This is an issue of relevance to our corporate clients wanting to ensure their businesses are sufficiently agile to adapt to market changes pre and post BREXIT. Businesses introduce organisational changes for several reasons and even successful, healthy businesses undergo restructuring or make redundancies as they evolve and adapt. The trick is to ensure that doing so minimises staff disruption and claims against your business, particularly where the affected employees have two years’ service or more.
Once you have proposals to put to your workforce you need to identify the process for their implementation. Broadly speaking, ‘redundancy’ is used to describe a reduced staffing requirement due to:
- A business closure;
- A workplace closure; or
- Diminished requirements of the business for employees to do work of a particular kind.
A redistribution of work amongst the same number of employees is more likely to be a restructuring rather than a redundancy situation.
For example in Shawkat v Nottingham City Hospital NHS Trust (No.2), the Court of Appeal held that where a Trust decided to merge its cardiac and thoracic departments and ask a thoracic surgeon to cut down his thoracic work and undertake some cardiac surgery (so that more people were doing cardiac work), he was not redundant. Even though pure thoracic work was different from combined thoracic and cardiac work, there was no reduction in the requirements of the Trust for employees to carry out thoracic surgery (even though there was a reduction in the required hours for Mr Shawkat specifically) and therefore no redundancy situation.
Having identified the legal process how do you go about putting the changes you want to make to your staff? In a redundancy situation you need to individually consult your affected employees and will additionally have a duty to undertake collective redundancy consultation where 20 or more redundancies are envisaged at one establishment in a 90-day period. Employees with two years’ service or more dismissed on grounds of redundancy are entitled to statutory redundancy pay. Employers should also be mindful that a business or partial business closure should be differentiated from a situation where an employer transfers its business or part of it to a new owner. In these situations, an employee would not normally be considered redundant but would automatically transfer to the new employer.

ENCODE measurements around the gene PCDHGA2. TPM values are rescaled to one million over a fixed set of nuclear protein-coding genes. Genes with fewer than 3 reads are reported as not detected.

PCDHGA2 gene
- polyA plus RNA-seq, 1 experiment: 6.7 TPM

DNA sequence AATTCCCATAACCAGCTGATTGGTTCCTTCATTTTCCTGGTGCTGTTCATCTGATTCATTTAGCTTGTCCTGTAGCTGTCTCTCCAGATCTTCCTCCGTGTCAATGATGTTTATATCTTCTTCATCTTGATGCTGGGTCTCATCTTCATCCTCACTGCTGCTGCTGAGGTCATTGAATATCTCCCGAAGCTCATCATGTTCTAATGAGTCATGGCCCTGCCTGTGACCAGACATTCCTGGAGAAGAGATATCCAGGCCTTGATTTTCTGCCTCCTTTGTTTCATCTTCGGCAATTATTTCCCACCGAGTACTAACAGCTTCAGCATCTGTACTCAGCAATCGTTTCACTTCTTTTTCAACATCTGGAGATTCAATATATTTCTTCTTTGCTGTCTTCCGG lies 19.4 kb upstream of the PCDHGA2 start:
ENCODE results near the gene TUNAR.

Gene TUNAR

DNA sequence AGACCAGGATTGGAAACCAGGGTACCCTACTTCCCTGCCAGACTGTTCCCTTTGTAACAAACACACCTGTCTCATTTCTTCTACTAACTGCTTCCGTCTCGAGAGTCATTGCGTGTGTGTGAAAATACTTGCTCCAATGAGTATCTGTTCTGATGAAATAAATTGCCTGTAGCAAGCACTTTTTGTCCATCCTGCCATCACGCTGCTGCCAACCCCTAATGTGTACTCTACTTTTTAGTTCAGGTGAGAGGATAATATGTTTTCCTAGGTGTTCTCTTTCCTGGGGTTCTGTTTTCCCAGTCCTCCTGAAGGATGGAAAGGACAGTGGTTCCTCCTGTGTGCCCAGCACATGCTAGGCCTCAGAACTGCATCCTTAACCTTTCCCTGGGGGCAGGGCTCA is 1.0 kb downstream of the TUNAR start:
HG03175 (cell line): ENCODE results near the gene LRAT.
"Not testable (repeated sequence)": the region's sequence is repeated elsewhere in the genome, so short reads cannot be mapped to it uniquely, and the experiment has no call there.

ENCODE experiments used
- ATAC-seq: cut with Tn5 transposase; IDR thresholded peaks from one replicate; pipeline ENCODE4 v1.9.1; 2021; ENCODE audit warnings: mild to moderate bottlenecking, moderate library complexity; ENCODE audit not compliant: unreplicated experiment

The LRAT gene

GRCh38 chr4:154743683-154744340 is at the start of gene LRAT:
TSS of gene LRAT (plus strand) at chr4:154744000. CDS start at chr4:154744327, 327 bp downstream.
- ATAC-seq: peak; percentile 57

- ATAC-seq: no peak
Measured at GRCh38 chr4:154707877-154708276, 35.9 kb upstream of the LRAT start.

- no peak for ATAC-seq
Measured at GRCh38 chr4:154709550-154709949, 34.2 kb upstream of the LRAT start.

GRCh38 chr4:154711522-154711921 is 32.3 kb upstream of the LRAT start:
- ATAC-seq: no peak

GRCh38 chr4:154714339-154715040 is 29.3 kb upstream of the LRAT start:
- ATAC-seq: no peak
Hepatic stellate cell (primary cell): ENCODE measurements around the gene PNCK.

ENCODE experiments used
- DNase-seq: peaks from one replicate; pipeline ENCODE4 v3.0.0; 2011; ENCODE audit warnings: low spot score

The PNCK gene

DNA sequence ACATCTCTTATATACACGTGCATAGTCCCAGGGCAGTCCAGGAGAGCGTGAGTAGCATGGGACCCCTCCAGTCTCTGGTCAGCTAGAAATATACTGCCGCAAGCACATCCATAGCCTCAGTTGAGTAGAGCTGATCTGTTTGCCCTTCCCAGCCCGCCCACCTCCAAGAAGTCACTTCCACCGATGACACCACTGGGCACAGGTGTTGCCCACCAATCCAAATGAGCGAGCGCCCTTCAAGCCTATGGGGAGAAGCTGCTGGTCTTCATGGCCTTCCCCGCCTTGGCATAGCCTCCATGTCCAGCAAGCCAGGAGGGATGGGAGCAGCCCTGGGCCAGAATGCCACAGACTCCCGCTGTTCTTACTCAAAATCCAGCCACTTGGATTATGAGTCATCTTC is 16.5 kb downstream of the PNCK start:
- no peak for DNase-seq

In a restructuring exercise, a company may be changing the nature or function of employees’ jobs e.g. moving from full to part time. If agreement cannot be reached the employer may be forced to impose the change or to dismiss those who do not agree. Both strategies come with risks, and legal advice should be sought in these situations.
Now is the time to future proof your working practices and documentation. Do you have effective contract clauses giving you the power to relocate your employees or to introduce short time working or temporary layoff? Is the business protected by robust post-termination obligations prohibiting your departing employees from competing or taking your confidential information, clients or key staff? Do you have legally compliant policies such as disciplinary, grievance and equal opportunities for those that you retain?
Should you require more information about the issues raised in this blog contact your usual Morrisons adviser or Emma McLoughlin, Senior Associate Solicitor in the Employment team: [email protected]